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AbstractThe Huddersfield University Law School offers a range of distance and flexible learning courses. These courses are delivered on line through a virtual learning environment. The desire to widen participation was the original rationale for delivering courses in this way. The programmes were therefore primarily designed for those students who could not attend face to face sessions such as; overseas students who would find the cost of travelling to the UK prohibitive, students with family and/ or employment commitments and students with disabilities. The perceived changing student market and the recognition that more and more students will need to balance their study with other commitments has joined widening participation as an objective. It is vital that learning designs take account of a generation already used to technology in their learning and social life. This kind of provision leads to its own challenges for staff and students. It requires detailed planning on pedagogy to ensure that it is appropriate for the online environment. In addition for many staff the development of this type of pedagogy requires training in software that they were not overtly familiar with, as well as the development of additional “online” moderation skills to supplement their “offline” teaching skills. Whilst new courses should make full use of digital literacies, designers should appreciate the needs of mature students returning to studies. Such students will be faced with new methods of teaching and learning. Becoming proficient with the technology will be a challenge. This can be minimised by the implementation of e-learning bridging courses that are specifically designed to help students familiarise themselves with the technology before the commencement of the course.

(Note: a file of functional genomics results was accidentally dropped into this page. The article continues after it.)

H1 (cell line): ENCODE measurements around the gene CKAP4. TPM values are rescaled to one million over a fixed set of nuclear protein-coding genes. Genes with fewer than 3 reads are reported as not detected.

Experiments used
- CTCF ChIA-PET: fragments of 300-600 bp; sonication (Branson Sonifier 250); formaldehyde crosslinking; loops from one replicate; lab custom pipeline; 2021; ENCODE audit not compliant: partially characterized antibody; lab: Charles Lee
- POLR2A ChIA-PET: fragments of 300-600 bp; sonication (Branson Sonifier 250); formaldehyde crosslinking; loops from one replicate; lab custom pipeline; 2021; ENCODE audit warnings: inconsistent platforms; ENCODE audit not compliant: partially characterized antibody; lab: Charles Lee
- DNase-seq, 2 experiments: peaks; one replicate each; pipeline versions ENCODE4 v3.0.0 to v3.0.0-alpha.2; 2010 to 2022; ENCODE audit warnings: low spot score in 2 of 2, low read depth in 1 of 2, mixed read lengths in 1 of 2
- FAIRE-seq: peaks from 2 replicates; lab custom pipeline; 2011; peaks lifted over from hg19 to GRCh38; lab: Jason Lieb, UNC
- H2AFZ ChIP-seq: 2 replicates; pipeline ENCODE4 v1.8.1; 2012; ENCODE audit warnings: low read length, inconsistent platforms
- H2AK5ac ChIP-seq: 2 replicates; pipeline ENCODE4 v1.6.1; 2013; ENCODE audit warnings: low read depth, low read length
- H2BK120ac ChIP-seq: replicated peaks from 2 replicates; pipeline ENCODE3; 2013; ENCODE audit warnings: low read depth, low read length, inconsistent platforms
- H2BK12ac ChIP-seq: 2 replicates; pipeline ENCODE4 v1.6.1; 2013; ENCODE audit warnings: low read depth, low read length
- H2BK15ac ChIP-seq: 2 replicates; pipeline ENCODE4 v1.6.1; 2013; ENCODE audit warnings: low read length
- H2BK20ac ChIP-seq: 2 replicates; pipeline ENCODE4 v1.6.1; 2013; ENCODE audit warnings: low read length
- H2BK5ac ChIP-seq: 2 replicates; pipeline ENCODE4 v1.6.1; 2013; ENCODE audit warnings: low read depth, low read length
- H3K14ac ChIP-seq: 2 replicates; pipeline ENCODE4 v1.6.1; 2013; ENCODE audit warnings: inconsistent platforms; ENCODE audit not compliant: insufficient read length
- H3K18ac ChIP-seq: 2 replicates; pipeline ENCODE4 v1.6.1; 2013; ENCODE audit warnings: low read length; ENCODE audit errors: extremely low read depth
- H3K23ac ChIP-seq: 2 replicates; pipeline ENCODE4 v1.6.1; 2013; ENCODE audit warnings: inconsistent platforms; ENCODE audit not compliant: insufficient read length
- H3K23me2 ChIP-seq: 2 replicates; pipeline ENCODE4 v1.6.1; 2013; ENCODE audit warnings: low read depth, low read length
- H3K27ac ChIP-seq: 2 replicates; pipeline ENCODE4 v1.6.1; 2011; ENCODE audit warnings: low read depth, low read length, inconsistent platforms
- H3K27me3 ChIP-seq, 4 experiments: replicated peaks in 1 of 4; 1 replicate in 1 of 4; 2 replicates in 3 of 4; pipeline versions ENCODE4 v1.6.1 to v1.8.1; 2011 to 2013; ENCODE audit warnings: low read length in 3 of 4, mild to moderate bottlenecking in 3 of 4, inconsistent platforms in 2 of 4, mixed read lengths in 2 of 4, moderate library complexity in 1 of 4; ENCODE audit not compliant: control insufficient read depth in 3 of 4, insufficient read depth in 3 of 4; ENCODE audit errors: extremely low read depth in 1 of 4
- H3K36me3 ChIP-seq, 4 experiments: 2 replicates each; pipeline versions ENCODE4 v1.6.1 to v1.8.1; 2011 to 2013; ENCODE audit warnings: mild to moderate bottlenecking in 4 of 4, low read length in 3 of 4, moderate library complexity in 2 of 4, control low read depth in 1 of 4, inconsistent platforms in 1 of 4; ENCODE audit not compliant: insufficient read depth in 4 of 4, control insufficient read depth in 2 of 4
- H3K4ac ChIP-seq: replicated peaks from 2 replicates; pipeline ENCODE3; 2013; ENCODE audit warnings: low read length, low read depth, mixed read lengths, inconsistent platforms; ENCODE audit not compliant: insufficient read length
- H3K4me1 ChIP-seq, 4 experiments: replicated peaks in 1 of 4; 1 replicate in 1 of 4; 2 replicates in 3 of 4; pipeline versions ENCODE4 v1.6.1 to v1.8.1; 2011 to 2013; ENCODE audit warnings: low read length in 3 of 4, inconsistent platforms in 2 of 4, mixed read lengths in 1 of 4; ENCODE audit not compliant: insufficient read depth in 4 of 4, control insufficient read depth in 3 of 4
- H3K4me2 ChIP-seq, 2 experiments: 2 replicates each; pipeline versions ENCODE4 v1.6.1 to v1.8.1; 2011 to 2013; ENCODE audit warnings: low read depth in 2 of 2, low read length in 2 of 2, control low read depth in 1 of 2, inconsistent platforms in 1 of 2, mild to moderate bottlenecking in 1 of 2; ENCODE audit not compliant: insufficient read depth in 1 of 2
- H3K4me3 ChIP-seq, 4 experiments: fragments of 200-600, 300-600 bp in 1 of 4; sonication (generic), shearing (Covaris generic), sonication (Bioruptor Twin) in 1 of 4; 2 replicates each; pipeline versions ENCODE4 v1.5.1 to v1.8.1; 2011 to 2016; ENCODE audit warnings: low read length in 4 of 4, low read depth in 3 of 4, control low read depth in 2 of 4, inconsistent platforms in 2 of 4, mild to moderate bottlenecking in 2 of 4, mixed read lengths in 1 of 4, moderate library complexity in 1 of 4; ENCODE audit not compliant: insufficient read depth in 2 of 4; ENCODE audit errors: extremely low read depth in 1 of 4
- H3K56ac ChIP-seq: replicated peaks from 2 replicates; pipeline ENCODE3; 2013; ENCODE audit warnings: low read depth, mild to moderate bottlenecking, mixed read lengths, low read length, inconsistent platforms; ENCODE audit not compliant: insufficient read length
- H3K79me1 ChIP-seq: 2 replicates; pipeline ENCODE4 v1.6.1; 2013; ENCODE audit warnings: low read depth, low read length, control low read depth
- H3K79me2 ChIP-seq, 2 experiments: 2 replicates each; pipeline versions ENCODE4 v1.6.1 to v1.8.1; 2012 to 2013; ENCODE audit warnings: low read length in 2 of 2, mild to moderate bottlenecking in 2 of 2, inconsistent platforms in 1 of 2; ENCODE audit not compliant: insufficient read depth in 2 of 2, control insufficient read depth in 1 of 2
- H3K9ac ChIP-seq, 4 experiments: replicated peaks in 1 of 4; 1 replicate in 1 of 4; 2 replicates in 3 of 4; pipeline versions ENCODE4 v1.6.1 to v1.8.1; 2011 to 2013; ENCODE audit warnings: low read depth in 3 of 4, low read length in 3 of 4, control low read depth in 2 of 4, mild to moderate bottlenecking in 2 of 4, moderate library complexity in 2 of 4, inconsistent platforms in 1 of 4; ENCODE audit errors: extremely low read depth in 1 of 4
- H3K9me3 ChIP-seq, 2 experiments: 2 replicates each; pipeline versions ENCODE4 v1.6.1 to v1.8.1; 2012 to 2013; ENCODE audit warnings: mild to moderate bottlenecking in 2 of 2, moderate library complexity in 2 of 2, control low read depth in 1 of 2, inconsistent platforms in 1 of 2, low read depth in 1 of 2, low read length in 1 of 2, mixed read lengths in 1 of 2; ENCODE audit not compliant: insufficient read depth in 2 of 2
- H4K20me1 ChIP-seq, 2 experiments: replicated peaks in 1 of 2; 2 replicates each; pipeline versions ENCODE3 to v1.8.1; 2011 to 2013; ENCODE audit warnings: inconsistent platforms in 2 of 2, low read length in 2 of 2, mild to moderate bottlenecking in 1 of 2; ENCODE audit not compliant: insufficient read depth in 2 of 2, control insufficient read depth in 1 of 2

TypeConference or Workshop Item
Hart, Tina, Fellowes, Melanie and Jabbar, Abdul (2012) Digital Literacies – The challenges for a modern Law School. In: Pelecon 2012 (Plymouth e-learning conference), 18 April - 20th April 2012, Plymouth, UK. (Submitted)